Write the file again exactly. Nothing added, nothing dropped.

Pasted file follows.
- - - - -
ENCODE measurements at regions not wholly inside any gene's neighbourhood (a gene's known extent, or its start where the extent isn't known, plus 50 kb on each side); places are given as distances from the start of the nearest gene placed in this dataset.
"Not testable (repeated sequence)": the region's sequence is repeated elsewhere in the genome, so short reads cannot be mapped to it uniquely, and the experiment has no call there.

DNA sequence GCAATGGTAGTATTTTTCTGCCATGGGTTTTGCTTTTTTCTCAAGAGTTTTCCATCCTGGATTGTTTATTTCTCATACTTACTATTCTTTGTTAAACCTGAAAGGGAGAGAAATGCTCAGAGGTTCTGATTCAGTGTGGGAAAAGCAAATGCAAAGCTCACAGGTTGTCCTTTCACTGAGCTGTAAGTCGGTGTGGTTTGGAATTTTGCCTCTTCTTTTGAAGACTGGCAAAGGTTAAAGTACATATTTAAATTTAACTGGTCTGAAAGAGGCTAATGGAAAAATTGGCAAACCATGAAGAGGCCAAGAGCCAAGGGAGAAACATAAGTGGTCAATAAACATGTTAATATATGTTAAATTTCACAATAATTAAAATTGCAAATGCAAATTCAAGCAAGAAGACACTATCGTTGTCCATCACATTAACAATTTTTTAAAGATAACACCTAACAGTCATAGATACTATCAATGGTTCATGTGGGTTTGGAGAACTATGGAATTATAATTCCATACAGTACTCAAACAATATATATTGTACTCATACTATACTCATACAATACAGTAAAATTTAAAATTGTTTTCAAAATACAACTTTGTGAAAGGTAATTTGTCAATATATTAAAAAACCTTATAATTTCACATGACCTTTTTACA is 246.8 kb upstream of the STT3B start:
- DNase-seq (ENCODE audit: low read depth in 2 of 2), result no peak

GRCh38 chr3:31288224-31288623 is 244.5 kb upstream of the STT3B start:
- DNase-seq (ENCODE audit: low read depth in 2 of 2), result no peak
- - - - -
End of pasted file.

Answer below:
ENCODE measurements at regions not wholly inside any gene's neighbourhood (a gene's known extent, or its start where the extent isn't known, plus 50 kb on each side); places are given as distances from the start of the nearest gene placed in this dataset.
"Not testable (repeated sequence)": the region's sequence is repeated elsewhere in the genome, so short reads cannot be mapped to it uniquely, and the experiment has no call there.

DNA sequence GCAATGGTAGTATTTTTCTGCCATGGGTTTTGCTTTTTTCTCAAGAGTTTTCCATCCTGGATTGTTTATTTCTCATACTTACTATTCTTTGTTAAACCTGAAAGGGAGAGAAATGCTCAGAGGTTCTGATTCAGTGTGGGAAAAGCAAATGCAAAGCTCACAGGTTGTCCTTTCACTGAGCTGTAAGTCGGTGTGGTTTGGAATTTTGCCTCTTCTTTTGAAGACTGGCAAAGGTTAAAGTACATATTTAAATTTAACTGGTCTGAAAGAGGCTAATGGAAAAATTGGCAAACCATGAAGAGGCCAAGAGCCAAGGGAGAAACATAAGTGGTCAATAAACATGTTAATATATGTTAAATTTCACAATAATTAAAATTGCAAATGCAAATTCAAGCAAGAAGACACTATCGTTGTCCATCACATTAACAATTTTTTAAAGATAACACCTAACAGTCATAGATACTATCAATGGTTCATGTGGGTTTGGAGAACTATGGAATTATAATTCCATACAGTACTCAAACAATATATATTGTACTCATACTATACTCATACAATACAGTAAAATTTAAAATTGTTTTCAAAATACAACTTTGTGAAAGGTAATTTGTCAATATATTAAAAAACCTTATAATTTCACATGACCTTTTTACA is 246.8 kb upstream of the STT3B start:
- DNase-seq (ENCODE audit: low read depth in 2 of 2), result no peak

GRCh38 chr3:31288224-31288623 is 244.5 kb upstream of the STT3B start:
- DNase-seq (ENCODE audit: low read depth in 2 of 2), result no peak